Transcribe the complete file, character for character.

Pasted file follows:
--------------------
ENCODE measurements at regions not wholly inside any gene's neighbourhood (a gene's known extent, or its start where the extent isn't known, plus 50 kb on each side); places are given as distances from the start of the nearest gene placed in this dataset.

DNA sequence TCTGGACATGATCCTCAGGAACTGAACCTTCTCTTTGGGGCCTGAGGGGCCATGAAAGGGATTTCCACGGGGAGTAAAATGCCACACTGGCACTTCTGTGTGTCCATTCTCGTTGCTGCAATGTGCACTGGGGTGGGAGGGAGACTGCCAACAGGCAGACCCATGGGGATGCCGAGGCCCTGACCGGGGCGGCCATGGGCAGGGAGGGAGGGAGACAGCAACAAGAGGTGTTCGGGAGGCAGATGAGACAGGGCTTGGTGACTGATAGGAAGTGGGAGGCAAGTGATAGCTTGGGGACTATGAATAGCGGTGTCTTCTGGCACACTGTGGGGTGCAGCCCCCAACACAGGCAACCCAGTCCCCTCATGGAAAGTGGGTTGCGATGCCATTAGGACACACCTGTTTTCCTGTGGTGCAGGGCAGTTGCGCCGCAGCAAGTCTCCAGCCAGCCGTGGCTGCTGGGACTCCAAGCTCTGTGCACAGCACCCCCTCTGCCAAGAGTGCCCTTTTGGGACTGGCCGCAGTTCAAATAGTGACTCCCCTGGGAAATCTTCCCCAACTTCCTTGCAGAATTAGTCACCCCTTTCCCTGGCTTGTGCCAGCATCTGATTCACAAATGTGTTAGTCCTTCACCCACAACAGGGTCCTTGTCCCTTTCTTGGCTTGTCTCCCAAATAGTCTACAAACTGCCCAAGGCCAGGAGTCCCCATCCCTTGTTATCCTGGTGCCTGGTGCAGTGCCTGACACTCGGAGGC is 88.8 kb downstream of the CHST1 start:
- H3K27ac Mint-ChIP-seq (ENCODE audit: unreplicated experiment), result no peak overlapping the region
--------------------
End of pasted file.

ENCODE measurements at regions not wholly inside any gene's neighbourhood (a gene's known extent, or its start where the extent isn't known, plus 50 kb on each side); places are given as distances from the start of the nearest gene placed in this dataset.

DNA sequence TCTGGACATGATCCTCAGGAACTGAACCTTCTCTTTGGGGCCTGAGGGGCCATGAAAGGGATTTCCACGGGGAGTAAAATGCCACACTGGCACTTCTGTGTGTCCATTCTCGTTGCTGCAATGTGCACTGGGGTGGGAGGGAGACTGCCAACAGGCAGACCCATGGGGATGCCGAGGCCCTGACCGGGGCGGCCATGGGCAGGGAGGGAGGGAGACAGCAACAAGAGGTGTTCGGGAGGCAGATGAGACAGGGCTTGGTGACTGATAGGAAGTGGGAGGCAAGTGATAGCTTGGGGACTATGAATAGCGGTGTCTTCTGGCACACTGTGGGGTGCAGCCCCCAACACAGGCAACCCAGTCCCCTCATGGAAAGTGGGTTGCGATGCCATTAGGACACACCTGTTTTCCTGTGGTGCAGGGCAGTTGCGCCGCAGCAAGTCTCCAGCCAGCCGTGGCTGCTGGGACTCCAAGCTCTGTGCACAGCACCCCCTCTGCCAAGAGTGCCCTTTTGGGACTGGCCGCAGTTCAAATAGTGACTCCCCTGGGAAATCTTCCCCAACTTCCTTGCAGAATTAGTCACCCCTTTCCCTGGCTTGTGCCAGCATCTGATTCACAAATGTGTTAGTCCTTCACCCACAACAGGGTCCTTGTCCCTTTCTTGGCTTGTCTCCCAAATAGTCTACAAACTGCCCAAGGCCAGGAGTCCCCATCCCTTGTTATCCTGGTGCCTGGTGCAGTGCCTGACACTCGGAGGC is 88.8 kb downstream of the CHST1 start:
- H3K27ac Mint-ChIP-seq (ENCODE audit: unreplicated experiment), result no peak overlapping the region